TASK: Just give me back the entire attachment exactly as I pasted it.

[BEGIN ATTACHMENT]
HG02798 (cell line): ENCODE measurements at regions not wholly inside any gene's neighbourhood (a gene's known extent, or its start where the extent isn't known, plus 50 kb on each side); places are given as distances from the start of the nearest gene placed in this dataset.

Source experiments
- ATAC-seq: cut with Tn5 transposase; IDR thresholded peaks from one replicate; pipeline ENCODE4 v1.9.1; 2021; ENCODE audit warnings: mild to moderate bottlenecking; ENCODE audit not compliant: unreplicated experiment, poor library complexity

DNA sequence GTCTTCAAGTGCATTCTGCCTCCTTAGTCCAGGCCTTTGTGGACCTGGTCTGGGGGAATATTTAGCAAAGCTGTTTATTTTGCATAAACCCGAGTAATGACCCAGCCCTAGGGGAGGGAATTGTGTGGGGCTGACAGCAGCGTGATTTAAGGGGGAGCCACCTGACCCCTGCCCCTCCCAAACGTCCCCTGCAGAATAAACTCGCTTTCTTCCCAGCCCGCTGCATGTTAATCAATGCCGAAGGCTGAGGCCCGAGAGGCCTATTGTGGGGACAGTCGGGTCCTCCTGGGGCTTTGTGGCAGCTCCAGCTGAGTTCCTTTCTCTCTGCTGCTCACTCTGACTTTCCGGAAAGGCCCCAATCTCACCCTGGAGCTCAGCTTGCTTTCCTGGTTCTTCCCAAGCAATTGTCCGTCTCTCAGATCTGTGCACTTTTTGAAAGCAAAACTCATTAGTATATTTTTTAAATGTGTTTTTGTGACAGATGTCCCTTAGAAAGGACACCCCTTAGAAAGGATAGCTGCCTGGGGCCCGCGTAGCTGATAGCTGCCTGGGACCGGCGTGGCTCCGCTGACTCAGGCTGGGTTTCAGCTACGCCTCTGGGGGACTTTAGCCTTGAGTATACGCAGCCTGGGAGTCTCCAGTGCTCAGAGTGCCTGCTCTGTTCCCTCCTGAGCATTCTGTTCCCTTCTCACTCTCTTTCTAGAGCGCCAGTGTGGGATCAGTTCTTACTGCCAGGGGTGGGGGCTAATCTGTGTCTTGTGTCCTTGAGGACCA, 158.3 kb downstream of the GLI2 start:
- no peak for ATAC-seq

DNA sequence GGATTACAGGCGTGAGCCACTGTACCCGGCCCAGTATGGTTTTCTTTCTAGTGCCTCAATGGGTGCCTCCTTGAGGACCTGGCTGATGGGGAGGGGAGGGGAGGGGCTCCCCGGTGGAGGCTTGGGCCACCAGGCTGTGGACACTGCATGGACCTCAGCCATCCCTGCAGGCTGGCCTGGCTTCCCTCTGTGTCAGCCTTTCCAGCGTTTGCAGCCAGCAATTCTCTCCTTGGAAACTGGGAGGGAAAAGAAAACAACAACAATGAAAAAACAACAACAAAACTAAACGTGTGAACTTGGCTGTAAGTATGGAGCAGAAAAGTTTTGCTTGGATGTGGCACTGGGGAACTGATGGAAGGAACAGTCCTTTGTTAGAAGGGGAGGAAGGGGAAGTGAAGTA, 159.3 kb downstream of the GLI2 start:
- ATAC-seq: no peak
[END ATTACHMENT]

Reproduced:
HG02798 (cell line): ENCODE measurements at regions not wholly inside any gene's neighbourhood (a gene's known extent, or its start where the extent isn't known, plus 50 kb on each side); places are given as distances from the start of the nearest gene placed in this dataset.

Source experiments
- ATAC-seq: cut with Tn5 transposase; IDR thresholded peaks from one replicate; pipeline ENCODE4 v1.9.1; 2021; ENCODE audit warnings: mild to moderate bottlenecking; ENCODE audit not compliant: unreplicated experiment, poor library complexity

DNA sequence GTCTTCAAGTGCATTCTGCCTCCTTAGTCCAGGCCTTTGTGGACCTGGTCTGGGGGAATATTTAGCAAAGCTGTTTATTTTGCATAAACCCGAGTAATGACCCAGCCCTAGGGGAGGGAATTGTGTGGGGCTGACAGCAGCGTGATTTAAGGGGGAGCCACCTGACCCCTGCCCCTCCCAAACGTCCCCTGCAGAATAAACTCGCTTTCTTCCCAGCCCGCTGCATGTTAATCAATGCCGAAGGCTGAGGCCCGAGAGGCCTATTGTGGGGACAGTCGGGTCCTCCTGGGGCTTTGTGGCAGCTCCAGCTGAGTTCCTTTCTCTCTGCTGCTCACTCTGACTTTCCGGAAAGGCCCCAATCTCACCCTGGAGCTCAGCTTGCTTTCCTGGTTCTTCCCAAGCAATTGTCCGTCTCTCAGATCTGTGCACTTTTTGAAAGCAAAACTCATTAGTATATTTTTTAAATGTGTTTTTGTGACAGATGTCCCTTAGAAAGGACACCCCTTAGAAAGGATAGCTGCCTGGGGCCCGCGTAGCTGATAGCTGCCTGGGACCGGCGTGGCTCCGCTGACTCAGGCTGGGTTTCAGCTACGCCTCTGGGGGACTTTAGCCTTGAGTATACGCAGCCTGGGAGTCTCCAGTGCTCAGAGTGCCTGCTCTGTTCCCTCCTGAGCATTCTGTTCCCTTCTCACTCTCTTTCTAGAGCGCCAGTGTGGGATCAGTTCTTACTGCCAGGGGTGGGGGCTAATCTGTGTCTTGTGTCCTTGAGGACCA, 158.3 kb downstream of the GLI2 start:
- no peak for ATAC-seq

DNA sequence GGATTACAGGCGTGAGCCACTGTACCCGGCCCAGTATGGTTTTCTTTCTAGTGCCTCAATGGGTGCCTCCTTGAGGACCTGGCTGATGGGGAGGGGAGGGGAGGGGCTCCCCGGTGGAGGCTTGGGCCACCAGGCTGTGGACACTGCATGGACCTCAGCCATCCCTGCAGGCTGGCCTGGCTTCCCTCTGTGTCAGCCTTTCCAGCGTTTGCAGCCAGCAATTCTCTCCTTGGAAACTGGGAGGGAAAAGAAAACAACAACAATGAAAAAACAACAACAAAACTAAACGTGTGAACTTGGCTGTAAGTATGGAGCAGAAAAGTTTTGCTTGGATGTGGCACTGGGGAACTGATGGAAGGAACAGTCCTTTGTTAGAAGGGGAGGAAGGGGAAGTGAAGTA, 159.3 kb downstream of the GLI2 start:
- ATAC-seq: no peak